The nurse went straight to the doctor on duty that night, my grandmother, and showed her the drawing. Angevin was woken up and questioned for hours to no avail. She said not a peep, just kept staring out the window or drawing on the table with a stick of charcoal. All her drawings were quick sketches of the same monster in various poses.
In frustration, my grandmother sent her to her room with orders that she be locked in until further notice.
Over the next few weeks, more patients went missing. The white-haired grandmother who was friendly to everyone and talked to her dead husband; the deaf young man that played the piano beautifully for hours every day; even the woman who spent every night screaming and scratched her face bloody, trying to gouge her eyes out.
Blood was found wherever a patient went missing, from a few tiny droplets to entire pools of the sticky red stuff filling the hallways outside patient rooms. The nurses were skittish and neglected the patients in their paranoia, trying to look in every direction at once. Clusters of Basilica guards roamed the halls, investigating the disappearances, and all of the normally placid patients were anxious and fearful, crying or hiding in corners from unseen threats.
My grandmother spent most of her time with Angevin. Even locked in her room, the young girl seemed to know everything that was happening. Drawings covered all her paper, the table, the floor and even the walls, depicting all the missing patients being dragged off and torn apart by the creature that seemed half man, half snake. No one thought Angevin was actually involved in the horrors, but she seemed to be the key to figuring things out.
The Basilica sent sorcerers and other types of magic users to examine every corner of the grounds and buildings, but the sheer magnitude of the null magic bindings needed for violent patients blinded them. The families of the patients were demanding answers. They wanted their ill relatives to be safe and secure, to live peacefully with whatever problems they may have, and this situation was unacceptable.
Angevin's pictures were getting more violent and disturbing. They depicted the creature tearing apart the missing patients and feasting. More patients were going missing every few days. Everyone, the patients, staff and investigators, was getting very frustrated and fearful. Finally, things came to a head when one night a scream was heard echoing through the hallways. A nurse was missing...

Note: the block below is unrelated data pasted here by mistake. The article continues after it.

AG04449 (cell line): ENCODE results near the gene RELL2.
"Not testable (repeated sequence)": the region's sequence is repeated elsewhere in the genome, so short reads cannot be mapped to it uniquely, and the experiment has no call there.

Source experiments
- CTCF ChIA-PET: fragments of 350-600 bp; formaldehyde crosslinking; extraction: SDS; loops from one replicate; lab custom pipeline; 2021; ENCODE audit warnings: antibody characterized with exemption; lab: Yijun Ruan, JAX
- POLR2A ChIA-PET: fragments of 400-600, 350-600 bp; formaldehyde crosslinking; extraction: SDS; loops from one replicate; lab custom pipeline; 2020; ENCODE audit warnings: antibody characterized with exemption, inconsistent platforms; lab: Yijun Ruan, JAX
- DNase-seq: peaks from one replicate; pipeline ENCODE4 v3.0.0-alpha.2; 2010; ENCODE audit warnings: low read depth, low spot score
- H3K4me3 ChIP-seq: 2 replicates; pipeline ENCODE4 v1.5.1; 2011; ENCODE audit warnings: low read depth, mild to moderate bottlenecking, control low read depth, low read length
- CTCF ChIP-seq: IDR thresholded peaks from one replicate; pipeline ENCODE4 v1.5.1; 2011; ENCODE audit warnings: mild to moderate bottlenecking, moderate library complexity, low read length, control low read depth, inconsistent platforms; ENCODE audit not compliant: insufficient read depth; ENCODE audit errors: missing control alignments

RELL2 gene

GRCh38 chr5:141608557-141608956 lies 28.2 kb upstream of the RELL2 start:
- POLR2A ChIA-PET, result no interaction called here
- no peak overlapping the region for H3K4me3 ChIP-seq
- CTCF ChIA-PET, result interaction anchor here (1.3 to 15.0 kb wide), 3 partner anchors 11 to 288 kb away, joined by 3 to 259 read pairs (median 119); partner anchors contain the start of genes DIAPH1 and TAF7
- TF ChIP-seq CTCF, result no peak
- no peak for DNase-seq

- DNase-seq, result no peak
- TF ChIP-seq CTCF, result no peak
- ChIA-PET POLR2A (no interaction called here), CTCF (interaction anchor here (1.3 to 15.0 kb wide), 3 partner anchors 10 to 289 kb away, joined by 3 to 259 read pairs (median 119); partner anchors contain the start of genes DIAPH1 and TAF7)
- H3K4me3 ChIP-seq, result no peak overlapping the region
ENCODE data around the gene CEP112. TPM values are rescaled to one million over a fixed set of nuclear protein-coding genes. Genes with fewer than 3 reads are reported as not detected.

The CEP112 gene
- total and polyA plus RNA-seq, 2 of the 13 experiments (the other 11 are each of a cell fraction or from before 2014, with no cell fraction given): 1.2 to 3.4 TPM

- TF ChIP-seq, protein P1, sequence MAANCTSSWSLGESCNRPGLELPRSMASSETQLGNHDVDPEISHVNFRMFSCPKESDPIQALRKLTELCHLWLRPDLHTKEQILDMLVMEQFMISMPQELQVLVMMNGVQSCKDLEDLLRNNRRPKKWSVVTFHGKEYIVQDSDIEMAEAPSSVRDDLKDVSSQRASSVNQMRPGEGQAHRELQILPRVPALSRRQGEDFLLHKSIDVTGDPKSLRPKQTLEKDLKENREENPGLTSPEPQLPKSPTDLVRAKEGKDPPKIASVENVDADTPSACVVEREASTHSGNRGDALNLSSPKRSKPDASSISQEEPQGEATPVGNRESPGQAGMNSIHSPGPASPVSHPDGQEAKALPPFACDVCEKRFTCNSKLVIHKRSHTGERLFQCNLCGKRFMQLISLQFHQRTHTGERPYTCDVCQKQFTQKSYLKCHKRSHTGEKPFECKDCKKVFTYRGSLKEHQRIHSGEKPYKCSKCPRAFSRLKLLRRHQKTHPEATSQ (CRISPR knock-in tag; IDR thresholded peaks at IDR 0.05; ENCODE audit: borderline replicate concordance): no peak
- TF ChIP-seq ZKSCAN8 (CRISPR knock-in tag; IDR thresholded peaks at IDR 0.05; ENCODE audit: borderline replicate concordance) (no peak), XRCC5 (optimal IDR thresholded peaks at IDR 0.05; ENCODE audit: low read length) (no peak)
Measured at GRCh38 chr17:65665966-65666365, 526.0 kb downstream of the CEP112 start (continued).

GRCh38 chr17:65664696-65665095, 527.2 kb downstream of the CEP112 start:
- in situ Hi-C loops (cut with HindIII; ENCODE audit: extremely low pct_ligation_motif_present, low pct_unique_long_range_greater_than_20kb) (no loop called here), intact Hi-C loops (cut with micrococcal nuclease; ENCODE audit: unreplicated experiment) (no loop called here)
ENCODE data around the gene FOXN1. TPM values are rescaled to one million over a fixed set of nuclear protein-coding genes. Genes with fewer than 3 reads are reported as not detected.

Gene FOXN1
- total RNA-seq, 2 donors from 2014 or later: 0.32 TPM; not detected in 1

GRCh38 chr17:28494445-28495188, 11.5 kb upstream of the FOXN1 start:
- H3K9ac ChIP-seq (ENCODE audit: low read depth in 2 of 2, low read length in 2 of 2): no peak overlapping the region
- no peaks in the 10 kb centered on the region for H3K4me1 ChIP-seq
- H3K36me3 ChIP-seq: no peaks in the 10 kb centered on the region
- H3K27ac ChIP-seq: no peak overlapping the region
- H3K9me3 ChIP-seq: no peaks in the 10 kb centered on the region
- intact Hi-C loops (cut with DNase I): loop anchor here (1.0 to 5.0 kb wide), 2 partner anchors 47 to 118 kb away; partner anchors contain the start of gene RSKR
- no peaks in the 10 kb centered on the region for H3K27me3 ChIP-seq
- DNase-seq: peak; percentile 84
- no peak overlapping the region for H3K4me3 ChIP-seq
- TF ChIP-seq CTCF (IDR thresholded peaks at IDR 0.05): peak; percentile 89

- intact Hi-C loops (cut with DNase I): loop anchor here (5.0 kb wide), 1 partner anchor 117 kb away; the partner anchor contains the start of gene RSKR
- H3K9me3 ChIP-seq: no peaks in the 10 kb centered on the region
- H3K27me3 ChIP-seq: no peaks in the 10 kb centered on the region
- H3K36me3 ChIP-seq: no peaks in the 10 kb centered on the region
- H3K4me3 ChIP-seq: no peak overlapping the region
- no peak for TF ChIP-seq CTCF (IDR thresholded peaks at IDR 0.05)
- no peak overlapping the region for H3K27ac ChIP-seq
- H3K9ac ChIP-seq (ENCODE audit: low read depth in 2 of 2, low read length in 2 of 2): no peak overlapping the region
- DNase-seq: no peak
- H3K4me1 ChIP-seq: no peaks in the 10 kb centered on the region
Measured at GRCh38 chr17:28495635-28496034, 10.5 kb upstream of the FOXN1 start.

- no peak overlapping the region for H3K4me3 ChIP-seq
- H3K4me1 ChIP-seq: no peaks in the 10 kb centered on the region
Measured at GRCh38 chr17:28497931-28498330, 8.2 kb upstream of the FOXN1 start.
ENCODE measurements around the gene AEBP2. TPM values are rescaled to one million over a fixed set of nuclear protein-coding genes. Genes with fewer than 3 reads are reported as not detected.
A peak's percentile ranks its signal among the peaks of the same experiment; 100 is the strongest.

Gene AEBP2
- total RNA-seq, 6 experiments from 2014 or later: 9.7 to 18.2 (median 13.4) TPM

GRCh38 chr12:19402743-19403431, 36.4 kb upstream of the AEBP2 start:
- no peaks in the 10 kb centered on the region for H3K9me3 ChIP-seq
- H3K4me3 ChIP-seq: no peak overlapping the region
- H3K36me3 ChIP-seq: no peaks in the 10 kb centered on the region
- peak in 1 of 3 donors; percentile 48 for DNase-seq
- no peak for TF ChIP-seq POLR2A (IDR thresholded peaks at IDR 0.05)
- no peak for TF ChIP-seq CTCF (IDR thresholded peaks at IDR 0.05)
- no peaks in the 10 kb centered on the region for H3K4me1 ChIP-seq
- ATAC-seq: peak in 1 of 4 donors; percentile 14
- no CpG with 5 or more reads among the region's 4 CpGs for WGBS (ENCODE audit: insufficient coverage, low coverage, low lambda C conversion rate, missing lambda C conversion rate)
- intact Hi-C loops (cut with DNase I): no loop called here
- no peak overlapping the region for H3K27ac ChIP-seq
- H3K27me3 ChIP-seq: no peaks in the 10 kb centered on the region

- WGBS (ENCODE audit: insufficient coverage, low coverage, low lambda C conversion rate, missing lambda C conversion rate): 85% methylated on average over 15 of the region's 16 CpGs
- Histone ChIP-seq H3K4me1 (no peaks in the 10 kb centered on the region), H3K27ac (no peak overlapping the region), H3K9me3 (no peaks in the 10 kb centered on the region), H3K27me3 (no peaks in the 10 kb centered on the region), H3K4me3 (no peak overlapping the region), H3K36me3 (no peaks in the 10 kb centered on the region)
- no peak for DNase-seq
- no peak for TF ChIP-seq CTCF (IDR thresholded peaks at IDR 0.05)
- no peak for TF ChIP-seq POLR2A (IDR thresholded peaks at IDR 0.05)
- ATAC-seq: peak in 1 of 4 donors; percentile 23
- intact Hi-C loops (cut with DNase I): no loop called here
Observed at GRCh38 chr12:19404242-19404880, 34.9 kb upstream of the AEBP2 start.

My grandmother still thought Angevin was somehow the key and she decided to spend every moment locked in her room with her, to figure out how Angevin saw the creature take its victims.
The first night passed quietly, the only sound the scratching of Angevin's charcoal as she sketched the creature across the height of one wall and the guards stomping past in the hallway. My grandmother stayed up all night, even watching Angevin as she slept. The next day she was very tired, but tried to subsist on quick catnaps when nurses came in to bring Angevin meals or to sit with her, making sure the girl was never truly alone.
Late the second night, sometime after the hall clock struck midnight and long before dawn, in those hours when even the tiniest sound makes the hairs on the back of your neck stand up, my grandmother heard Angevin cry out in her sleep. A low wail of anguish and denial, it was the first sound she had ever known Angevin to make.
Coming fully awake, she sat up in her chair and stared at the girl. It took several moments before she realized there was more light, she could see everything clearly. Looking towards the window, she saw a harsh rip in the air in the very middle of the room, opening onto a scene torn from a nightmare.